RATH's (VIE:RAT) stock is up by a considerable 30% over the past week. As most would know, fundamentals are what usually guide market price movements over the long-term, so we decided to look at the company's key financial indicators today to determine if they have any role to play in the recent price movement. Specifically, we decided to study RATH's ROE in this article.
Return on equity or ROE is a key measure used to assess how efficiently a company's management is utilizing the company's capital. In short, ROE shows the profit each dollar generates with respect to its shareholder investments.
How Is ROE Calculated?
The formula for ROE is:
Return on Equity = Net Profit (from continuing operations) ÷ Shareholders' Equity
So, based on the above formula, the ROE for RATH is:
8.5% = €4.3m ÷ €51m (Based on the trailing twelve months to December 2021).
The 'return' refers to a company's earnings over the last year. That means that for every €1 worth of shareholders' equity, the company generated €0.08 in profit.
What Has ROE Got To Do With Earnings Growth?
Thus far, we have learned that ROE measures how efficiently a company is generating its profits. Depending on how much of these profits the company reinvests or "retains", and how effectively it does so, we are then able to assess a company’s earnings growth potential. Assuming all else is equal, companies that have both a higher return on equity and higher profit retention are usually the ones that have a higher growth rate when compared to companies that don't have the same features.
RATH's Earnings Growth And 8.5% ROE
To start with, RATH's ROE looks acceptable. Further, the company's ROE is similar to the industry average of 9.7%. As you might expect, the 20% net income decline reported by RATH is a bit of a surprise. Based on this, we feel that there might be other reasons which haven't been discussed so far in this article that could be hampering the company's growth. Such as, the company pays out a huge portion of its earnings as dividends, or is faced with competitive pressures.
That being said, we compared RATH's performance with the industry and were concerned when we found that while the company has shrunk its earnings, the industry has grown its earnings at a rate of 11% in the same period.
Earnings growth is a huge factor in stock valuation. What investors need to determine next is if the expected earnings growth, or the lack of it, is already built into the share price. This then helps them determine if the stock is placed for a bright or bleak future. Is RATH fairly valued compared to other companies? These 3 valuation measures might help you decide.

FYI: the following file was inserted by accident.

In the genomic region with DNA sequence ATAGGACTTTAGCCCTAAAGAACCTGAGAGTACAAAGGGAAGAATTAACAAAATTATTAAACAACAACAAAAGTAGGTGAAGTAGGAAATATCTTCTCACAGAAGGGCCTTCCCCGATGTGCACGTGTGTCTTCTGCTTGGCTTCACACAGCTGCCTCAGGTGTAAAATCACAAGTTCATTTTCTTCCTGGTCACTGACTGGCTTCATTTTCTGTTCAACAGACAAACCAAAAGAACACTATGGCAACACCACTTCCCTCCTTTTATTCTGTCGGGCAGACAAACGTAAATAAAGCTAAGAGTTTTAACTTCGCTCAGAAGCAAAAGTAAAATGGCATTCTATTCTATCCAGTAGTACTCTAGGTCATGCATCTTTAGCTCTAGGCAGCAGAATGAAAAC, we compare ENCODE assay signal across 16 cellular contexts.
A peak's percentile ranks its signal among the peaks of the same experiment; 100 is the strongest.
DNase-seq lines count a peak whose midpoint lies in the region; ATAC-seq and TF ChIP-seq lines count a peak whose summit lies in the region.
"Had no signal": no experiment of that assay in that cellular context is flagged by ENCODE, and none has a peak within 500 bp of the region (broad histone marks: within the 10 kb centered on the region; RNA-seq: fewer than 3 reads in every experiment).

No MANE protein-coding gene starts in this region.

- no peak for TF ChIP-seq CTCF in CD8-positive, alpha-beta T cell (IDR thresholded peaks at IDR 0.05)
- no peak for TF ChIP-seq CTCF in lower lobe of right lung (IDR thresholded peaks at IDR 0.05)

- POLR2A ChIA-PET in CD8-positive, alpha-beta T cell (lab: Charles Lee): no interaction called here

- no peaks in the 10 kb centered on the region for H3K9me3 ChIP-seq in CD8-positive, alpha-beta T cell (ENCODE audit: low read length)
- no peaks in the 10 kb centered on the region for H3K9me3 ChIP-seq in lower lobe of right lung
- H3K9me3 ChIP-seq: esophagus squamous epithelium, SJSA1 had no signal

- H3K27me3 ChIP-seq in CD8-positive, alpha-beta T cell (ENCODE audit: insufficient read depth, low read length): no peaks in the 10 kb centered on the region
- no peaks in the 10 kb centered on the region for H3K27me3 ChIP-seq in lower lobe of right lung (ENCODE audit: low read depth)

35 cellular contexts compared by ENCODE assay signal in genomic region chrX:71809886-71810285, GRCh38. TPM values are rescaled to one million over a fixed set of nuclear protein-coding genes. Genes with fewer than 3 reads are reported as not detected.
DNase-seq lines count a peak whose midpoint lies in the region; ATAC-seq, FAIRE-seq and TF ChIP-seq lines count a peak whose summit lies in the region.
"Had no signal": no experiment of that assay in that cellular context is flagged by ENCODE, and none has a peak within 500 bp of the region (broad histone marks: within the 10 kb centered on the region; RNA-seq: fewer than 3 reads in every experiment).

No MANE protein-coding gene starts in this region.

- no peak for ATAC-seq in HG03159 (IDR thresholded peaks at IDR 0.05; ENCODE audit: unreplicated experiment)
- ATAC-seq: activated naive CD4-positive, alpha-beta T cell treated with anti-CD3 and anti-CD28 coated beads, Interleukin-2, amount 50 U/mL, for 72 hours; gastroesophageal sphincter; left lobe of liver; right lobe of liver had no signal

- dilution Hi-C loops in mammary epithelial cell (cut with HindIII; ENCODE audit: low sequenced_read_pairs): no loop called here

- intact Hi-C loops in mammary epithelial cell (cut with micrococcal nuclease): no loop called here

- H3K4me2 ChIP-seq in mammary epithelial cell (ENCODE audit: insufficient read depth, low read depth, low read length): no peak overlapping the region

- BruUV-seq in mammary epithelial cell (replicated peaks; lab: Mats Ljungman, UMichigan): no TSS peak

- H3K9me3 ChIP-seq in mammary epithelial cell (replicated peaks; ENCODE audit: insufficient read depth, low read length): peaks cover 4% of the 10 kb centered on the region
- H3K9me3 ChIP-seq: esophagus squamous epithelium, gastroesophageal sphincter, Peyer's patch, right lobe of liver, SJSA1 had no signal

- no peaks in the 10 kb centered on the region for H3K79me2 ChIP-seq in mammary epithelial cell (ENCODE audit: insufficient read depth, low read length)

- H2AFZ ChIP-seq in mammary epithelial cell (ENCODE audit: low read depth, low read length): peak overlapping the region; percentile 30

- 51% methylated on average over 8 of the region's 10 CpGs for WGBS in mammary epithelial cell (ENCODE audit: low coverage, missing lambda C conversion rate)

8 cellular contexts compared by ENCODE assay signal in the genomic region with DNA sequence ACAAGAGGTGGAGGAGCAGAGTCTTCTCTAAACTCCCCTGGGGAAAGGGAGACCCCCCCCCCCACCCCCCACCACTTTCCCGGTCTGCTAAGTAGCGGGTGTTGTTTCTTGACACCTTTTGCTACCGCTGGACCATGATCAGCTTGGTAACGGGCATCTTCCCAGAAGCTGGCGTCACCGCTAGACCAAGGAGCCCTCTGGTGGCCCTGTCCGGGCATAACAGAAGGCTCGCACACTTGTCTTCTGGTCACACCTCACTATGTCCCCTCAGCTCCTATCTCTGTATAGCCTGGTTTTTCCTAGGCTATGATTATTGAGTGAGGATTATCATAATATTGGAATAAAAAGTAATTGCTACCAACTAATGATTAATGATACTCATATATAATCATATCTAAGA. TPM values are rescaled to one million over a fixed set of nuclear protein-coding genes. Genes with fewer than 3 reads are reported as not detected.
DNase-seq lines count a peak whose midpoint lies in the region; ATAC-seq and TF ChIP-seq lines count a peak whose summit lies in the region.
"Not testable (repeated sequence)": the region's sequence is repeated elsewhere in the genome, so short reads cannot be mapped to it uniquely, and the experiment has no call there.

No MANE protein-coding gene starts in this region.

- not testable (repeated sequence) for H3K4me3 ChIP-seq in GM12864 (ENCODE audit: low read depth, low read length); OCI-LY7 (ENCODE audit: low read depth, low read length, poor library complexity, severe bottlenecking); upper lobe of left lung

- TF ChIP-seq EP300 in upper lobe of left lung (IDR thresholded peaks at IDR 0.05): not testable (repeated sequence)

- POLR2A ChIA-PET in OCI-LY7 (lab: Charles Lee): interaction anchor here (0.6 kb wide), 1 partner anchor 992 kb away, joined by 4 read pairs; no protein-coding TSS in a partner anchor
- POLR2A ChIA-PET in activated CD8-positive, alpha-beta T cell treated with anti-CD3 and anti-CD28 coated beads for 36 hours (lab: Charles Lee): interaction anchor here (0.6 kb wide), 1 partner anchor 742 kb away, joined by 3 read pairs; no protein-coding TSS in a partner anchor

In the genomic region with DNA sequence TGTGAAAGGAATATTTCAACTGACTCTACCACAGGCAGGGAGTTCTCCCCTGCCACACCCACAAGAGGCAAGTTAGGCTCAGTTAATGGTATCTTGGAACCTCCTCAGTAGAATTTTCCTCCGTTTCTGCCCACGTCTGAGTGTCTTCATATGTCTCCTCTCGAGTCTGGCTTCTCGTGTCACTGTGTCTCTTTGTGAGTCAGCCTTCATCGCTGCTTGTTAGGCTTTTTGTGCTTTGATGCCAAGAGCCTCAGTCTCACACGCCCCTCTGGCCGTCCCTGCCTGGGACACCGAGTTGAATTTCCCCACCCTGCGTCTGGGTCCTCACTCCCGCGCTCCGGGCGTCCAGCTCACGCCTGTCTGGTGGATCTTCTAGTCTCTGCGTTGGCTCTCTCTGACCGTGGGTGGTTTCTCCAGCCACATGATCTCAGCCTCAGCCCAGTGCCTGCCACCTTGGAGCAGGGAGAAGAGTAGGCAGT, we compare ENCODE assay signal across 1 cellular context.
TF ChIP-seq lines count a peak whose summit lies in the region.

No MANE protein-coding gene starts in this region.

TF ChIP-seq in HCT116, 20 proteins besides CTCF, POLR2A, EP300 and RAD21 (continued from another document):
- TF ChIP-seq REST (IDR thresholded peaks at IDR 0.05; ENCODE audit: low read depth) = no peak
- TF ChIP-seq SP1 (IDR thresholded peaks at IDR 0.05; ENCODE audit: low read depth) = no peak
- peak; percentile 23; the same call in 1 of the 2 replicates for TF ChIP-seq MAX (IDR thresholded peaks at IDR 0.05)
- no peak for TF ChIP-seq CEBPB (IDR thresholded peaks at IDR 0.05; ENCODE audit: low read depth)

Is RATH Making Efficient Use Of Its Profits?
RATH's low three-year median payout ratio of 24% (implying that it retains the remaining 76% of its profits) comes as a surprise when you pair it with the shrinking earnings. The low payout should mean that the company is retaining most of its earnings and consequently, should see some growth. So there could be some other explanations in that regard. For example, the company's business may be deteriorating.
Additionally, RATH has paid dividends over a period of at least ten years, which means that the company's management is determined to pay dividends even if it means little to no earnings growth.
Overall, we feel that RATH certainly does have some positive factors to consider. Yet, the low earnings growth is a bit concerning, especially given that the company has a high rate of return and is reinvesting ma huge portion of its profits. By the looks of it, there could be some other factors, not necessarily in control of the business, that's preventing growth. While we won't completely dismiss the company, what we would do, is try to ascertain how risky the business is to make a more informed decision around the company. Our risks dashboard would have the 4 risks we have identified for RATH.
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This article by Simply Wall St is general in nature. We provide commentary based on historical data and analyst forecasts only using an unbiased methodology and our articles are not intended to be financial advice. It does not constitute a recommendation to buy or sell any stock, and does not take account of your objectives, or your financial situation. We aim to bring you long-term focused analysis driven by fundamental data. Note that our analysis may not factor in the latest price-sensitive company announcements or qualitative material. Simply Wall St has no position in any stocks mentioned.
RATH Aktiengesellschaft engages in the production and sale of refractory materials in Europe, Africa, the Middle East, the Americas, and the Asia Pacific.
The Snowflake is a visual investment summary with the score of each axis being calculated by 6 checks in 5 areas.
|Analysis Area||Score (0-6)|
Read more about these checks in the individual report sections or in our analysis model.
Proven track record with mediocre balance sheet.